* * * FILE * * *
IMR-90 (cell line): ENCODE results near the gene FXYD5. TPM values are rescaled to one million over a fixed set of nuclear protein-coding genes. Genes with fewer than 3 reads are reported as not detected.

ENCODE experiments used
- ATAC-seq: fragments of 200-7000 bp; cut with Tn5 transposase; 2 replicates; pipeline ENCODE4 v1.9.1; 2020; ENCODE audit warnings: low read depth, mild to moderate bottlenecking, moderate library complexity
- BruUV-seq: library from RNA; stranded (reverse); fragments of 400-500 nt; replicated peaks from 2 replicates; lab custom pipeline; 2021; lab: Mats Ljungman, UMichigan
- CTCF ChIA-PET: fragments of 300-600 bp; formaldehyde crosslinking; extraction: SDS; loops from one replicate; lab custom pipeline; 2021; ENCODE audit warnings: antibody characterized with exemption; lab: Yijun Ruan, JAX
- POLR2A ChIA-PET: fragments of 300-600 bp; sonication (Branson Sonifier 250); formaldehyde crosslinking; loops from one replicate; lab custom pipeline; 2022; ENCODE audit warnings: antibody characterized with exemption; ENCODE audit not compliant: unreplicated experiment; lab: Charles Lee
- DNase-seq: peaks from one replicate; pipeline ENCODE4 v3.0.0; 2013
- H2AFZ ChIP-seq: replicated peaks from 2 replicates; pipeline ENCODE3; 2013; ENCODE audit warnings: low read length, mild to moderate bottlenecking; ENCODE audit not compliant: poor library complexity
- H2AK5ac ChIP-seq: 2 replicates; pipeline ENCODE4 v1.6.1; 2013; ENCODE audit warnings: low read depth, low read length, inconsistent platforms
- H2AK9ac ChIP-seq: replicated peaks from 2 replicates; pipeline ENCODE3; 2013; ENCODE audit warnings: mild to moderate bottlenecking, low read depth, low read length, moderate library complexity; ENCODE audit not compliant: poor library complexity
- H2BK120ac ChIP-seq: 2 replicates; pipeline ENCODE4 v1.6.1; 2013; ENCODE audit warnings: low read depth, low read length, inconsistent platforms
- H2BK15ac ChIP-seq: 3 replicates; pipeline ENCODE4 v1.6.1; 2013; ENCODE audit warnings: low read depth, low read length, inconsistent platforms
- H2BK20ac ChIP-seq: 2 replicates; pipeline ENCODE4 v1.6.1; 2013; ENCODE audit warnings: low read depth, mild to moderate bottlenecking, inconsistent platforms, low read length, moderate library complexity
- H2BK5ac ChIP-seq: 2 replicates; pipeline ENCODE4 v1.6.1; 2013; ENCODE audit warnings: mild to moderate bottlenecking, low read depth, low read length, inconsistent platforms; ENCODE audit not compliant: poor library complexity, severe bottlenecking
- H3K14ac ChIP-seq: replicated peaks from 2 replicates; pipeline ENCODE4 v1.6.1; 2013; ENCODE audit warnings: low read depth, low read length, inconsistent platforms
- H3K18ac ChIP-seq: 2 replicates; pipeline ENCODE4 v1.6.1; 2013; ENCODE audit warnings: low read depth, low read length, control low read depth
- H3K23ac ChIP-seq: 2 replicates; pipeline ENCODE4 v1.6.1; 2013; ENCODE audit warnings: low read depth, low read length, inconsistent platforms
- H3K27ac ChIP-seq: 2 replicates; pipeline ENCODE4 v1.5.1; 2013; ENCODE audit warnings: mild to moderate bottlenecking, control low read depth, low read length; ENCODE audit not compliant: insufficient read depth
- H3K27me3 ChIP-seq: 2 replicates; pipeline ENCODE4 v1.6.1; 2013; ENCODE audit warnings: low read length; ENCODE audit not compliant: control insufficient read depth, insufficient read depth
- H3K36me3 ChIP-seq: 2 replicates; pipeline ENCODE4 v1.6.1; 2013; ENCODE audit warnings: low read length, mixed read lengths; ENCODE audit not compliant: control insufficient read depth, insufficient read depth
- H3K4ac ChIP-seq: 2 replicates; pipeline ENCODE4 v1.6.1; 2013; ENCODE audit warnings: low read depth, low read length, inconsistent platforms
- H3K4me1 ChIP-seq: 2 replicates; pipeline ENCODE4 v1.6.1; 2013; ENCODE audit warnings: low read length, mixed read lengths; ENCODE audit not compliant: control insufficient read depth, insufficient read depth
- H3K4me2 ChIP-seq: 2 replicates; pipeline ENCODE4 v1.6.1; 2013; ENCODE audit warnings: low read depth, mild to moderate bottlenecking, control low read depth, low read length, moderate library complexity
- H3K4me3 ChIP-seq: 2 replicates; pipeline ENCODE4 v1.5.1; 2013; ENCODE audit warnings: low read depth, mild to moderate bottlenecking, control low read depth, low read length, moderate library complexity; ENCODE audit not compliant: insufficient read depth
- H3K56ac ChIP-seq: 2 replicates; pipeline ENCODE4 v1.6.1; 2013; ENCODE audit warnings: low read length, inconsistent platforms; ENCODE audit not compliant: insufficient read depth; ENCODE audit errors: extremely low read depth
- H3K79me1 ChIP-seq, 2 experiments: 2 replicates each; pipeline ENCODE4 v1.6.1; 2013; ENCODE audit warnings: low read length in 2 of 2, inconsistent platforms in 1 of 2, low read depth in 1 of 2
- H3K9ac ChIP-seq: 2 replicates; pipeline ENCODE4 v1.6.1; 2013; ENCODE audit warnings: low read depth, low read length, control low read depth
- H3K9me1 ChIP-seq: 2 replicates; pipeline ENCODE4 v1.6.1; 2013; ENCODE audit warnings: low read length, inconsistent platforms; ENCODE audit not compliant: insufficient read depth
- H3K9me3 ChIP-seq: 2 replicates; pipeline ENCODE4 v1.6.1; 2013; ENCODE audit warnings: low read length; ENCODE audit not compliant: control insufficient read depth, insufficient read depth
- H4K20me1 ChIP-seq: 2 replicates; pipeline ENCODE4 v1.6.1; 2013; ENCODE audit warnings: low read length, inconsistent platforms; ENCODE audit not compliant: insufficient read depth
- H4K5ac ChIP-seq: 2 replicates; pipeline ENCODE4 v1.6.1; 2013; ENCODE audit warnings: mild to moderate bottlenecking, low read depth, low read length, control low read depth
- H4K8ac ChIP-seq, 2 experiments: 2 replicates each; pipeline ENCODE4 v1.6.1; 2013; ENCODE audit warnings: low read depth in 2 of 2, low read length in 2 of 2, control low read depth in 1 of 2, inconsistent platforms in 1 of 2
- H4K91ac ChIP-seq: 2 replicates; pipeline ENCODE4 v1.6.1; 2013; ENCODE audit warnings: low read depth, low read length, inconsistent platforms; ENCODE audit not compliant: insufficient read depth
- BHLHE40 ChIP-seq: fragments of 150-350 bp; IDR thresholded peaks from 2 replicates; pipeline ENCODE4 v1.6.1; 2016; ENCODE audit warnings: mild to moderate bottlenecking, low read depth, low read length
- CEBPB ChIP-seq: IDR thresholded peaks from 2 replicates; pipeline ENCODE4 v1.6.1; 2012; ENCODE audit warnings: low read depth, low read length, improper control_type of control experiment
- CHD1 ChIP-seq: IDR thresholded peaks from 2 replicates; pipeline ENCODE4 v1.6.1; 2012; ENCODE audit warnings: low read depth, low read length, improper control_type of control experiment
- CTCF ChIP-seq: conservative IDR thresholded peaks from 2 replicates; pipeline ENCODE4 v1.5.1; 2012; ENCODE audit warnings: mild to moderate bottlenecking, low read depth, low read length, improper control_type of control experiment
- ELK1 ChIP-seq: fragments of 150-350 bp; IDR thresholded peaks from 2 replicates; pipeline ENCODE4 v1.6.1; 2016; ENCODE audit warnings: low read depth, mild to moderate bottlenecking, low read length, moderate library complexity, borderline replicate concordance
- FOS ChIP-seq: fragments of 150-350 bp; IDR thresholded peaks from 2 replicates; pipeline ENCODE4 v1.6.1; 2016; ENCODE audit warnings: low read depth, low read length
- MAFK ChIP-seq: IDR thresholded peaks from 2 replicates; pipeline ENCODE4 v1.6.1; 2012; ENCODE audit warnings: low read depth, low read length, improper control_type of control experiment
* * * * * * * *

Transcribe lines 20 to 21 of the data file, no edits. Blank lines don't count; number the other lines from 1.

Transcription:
- H3K36me3 ChIP-seq: 2 replicates; pipeline ENCODE4 v1.6.1; 2013; ENCODE audit warnings: low read length, mixed read lengths; ENCODE audit not compliant: control insufficient read depth, insufficient read depth
- H3K4ac ChIP-seq: 2 replicates; pipeline ENCODE4 v1.6.1; 2013; ENCODE audit warnings: low read depth, low read length, inconsistent platforms